Monday, March 4, 2019

This was supposed to be the first morning of my go-to-school-every-day, last-push-of-the-high-school-residency schedule. But no. I have a snow day. So I guess I'll be editing instead, and beginning to prep for my 24PearlStreet poetry master class. And shoveling. At risk of betraying my childhood self, I am kind of wishing I were just going to school. The residency is two-thirds done; the kids are really engaged; today was the last day my co-teacher could be on the job with me. But c'est la vie en March.

I spent the weekend rereading Jane Austen's Persuasion, and adoring it all over again. Remember that it was published in 1817, soon before Austen died. And now think about the writer who could insert this declaration into the mouth of her female heroine--a gentle, non-pushy woman who is speaking to her beloved's best friend about whether men or women are more constant in their love. It's a feminist trumpet blast, one that also echoes with the strange meta-implications that arise when a novelist suggests that people shouldn't trust books.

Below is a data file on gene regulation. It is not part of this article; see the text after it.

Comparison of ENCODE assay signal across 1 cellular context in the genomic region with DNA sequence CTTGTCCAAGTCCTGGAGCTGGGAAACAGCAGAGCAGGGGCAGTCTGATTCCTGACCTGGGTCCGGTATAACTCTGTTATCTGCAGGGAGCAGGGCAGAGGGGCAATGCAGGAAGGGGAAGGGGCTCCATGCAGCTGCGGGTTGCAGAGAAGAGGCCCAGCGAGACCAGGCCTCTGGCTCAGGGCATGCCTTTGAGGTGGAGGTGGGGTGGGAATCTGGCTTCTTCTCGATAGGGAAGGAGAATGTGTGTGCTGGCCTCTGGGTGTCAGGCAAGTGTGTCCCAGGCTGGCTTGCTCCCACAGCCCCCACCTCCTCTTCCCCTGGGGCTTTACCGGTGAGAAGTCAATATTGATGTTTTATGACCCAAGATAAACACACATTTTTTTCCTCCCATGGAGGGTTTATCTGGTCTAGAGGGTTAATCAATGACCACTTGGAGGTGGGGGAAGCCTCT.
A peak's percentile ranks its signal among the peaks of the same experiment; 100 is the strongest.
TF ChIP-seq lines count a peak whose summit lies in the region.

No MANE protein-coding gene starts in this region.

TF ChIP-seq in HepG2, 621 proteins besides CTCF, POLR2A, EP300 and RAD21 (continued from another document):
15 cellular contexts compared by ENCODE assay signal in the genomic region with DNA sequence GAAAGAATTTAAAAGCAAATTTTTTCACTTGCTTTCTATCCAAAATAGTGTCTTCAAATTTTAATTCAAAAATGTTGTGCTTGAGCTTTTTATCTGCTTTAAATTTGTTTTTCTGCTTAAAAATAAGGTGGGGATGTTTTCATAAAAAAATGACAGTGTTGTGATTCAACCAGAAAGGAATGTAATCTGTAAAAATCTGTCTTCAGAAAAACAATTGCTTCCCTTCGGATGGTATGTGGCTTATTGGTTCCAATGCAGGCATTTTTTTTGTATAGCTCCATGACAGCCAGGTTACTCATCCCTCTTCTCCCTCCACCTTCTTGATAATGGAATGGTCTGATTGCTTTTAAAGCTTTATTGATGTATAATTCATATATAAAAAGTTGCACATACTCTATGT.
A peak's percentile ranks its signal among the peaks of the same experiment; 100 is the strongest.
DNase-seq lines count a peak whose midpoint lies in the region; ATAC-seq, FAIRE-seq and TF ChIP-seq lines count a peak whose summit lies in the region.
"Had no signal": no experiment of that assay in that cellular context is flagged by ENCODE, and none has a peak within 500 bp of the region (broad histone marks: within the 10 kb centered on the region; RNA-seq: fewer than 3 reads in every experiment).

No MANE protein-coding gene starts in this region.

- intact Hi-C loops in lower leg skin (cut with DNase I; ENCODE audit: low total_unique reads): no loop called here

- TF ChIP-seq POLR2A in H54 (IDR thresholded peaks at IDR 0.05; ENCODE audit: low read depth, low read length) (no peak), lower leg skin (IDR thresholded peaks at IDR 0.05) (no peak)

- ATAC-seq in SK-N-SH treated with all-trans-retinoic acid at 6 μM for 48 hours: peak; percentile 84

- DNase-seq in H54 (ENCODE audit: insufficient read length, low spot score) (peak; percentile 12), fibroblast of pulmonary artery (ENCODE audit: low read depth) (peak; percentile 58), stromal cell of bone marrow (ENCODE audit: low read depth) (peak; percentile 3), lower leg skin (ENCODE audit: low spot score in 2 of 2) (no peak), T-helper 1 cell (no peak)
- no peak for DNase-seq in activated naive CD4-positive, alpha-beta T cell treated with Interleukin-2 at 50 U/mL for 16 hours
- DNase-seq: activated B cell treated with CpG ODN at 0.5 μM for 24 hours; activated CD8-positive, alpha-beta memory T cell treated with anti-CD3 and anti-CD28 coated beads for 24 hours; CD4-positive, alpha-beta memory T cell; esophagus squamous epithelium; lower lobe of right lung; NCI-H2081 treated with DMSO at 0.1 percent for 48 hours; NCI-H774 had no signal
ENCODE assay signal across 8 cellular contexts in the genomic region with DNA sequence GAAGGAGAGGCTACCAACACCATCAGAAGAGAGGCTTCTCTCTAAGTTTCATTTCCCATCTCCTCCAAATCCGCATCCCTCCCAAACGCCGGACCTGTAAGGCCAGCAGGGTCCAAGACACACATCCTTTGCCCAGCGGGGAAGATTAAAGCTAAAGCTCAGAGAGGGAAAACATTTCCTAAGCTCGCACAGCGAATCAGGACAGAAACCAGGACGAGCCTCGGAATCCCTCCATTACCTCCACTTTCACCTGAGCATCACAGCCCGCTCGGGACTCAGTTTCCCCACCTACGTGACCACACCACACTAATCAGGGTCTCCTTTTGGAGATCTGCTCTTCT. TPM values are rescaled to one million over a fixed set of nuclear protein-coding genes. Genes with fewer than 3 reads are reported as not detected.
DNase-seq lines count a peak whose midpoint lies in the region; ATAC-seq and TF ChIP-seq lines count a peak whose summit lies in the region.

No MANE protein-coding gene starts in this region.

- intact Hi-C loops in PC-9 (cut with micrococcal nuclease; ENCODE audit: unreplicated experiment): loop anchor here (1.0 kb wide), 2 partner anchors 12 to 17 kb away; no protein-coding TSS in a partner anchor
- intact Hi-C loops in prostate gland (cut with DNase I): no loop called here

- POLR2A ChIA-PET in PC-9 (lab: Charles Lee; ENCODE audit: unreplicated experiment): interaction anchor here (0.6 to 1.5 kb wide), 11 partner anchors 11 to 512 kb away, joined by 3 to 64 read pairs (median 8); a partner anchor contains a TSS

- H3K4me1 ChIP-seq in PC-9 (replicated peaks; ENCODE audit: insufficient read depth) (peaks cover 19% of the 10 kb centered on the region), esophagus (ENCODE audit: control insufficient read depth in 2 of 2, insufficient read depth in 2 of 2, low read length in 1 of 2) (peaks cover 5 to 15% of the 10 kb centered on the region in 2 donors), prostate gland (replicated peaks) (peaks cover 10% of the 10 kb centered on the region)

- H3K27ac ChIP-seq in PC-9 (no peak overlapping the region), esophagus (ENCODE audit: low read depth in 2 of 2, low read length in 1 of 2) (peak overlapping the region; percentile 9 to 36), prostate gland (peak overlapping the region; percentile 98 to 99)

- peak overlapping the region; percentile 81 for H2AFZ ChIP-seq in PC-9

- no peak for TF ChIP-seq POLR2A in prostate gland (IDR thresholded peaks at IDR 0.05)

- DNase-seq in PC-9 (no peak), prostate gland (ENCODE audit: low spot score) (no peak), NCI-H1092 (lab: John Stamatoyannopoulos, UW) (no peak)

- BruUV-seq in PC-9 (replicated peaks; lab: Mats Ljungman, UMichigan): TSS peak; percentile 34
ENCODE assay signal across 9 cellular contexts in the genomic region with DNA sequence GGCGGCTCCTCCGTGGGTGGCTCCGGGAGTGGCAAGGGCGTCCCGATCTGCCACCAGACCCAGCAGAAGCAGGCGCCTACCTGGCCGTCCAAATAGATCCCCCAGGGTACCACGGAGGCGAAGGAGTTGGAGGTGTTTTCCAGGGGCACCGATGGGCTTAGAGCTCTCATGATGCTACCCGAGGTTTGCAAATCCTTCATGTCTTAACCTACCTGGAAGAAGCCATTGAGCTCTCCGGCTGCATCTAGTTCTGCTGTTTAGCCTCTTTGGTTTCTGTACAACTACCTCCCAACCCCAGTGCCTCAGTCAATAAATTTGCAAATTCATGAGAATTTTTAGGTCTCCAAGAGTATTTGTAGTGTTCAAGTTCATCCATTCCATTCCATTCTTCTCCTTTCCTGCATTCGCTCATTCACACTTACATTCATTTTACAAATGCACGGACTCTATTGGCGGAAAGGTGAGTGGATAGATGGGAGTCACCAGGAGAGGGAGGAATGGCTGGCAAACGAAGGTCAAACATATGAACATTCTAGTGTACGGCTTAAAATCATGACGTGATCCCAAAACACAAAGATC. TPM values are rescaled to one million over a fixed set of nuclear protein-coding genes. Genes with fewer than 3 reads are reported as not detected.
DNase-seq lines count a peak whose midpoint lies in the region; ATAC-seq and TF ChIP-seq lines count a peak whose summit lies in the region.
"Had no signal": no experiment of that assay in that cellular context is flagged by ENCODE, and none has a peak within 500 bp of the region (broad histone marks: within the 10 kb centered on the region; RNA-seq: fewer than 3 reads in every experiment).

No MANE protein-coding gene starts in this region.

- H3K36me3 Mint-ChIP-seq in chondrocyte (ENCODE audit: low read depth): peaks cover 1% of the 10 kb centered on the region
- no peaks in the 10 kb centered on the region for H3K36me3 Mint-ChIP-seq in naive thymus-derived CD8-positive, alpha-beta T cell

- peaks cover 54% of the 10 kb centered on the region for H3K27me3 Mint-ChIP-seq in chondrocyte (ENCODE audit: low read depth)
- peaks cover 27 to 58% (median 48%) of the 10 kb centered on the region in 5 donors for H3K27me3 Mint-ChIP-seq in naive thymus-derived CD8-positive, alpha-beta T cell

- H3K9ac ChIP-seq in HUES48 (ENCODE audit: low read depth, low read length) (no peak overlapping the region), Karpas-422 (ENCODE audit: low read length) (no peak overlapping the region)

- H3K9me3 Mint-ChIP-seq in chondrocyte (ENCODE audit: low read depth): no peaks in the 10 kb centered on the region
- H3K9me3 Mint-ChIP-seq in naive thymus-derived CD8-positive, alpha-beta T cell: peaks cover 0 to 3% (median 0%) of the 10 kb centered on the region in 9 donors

Captain Harville: "I do not think I ever opened a book in my life which had not something to say about woman's inconstancy. Songs and proverbs, all talk of woman's fickleness. But, perhaps, you will say these were all written by men." 
Anne Elliott: "Perhaps I shall. Yes, yes, if you please, no reference to examples in books. Men have had every advantage of us in telling their own story. Education has been theirs in so much higher a degree; the pen has been in their hands. I will not allow books to prove anything."

1 comment:

Ang said...

I love all that harbinger implies.